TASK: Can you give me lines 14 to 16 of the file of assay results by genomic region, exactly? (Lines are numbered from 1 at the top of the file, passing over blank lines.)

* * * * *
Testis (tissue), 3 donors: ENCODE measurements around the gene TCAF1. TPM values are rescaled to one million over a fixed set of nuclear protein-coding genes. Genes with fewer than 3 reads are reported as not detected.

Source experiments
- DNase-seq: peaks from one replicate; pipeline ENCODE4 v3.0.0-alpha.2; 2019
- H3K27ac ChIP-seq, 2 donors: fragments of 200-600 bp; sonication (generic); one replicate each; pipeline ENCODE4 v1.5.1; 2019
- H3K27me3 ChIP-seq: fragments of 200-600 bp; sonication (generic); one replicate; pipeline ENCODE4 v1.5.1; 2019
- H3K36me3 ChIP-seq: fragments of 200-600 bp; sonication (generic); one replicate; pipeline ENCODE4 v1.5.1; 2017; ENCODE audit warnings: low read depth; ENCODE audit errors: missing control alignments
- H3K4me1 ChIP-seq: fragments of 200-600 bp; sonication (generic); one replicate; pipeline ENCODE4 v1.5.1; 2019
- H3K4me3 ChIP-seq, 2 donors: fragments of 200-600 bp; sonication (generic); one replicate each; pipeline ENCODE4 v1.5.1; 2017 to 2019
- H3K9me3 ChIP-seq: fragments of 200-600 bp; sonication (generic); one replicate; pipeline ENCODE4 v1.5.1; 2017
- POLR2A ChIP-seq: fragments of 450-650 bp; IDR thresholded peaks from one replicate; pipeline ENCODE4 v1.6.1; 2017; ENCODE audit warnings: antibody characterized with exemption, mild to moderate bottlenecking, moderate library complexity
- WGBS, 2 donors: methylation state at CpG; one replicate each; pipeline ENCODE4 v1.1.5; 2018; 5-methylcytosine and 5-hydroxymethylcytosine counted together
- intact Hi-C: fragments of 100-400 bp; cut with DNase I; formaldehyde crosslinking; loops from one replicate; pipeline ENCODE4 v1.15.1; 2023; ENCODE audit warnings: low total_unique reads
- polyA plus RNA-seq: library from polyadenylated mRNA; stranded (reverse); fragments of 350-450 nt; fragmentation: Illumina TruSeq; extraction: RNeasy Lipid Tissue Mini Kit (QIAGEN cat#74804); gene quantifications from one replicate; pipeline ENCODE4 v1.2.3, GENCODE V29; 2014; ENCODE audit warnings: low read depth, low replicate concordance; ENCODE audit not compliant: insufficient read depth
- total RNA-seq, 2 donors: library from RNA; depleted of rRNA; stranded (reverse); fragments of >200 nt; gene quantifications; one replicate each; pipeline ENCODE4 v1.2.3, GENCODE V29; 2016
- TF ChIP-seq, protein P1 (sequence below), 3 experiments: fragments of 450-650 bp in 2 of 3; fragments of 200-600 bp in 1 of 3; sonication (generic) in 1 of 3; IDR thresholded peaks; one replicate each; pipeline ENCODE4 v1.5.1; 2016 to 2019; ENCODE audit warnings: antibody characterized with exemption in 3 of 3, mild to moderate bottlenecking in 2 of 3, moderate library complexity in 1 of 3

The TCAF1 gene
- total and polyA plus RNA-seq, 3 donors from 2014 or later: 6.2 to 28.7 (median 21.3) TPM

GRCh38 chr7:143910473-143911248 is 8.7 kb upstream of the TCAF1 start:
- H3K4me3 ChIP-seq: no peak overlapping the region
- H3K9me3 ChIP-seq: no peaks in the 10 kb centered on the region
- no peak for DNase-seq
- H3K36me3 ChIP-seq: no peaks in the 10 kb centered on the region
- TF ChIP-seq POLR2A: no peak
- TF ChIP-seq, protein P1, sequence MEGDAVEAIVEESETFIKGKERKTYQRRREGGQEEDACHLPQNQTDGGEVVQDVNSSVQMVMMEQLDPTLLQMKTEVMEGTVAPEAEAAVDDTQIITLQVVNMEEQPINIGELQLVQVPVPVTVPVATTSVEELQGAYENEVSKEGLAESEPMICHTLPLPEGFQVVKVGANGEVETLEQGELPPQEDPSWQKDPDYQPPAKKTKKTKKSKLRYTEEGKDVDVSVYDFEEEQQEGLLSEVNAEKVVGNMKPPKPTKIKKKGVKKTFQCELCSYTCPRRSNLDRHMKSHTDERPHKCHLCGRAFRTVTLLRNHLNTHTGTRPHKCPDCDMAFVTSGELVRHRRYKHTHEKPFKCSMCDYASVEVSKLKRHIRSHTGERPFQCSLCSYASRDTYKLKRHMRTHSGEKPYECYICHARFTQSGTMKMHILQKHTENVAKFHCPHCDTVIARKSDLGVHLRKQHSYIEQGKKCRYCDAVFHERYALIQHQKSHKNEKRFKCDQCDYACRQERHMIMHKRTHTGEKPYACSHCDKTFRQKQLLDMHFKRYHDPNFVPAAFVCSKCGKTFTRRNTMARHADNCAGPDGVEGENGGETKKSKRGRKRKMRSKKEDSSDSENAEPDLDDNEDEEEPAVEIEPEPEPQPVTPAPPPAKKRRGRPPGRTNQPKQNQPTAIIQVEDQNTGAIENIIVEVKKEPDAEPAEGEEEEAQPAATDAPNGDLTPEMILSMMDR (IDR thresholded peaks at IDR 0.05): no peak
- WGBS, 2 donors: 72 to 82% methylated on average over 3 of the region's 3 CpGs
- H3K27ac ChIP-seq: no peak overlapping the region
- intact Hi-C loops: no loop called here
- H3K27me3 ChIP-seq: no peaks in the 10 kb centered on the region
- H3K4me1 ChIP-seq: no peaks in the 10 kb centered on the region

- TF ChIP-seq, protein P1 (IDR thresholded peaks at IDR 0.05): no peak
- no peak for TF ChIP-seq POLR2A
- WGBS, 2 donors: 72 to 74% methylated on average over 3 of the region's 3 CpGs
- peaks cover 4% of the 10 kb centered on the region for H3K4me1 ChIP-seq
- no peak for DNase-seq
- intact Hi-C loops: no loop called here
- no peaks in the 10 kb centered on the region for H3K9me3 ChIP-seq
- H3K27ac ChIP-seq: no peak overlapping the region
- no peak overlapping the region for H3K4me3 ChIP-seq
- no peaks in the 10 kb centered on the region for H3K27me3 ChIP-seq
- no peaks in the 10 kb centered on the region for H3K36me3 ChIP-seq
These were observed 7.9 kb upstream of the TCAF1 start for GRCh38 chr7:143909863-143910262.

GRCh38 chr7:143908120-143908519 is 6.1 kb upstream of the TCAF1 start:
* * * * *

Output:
- total RNA-seq, 2 donors: library from RNA; depleted of rRNA; stranded (reverse); fragments of >200 nt; gene quantifications; one replicate each; pipeline ENCODE4 v1.2.3, GENCODE V29; 2016
- TF ChIP-seq, protein P1 (sequence below), 3 experiments: fragments of 450-650 bp in 2 of 3; fragments of 200-600 bp in 1 of 3; sonication (generic) in 1 of 3; IDR thresholded peaks; one replicate each; pipeline ENCODE4 v1.5.1; 2016 to 2019; ENCODE audit warnings: antibody characterized with exemption in 3 of 3, mild to moderate bottlenecking in 2 of 3, moderate library complexity in 1 of 3

The TCAF1 gene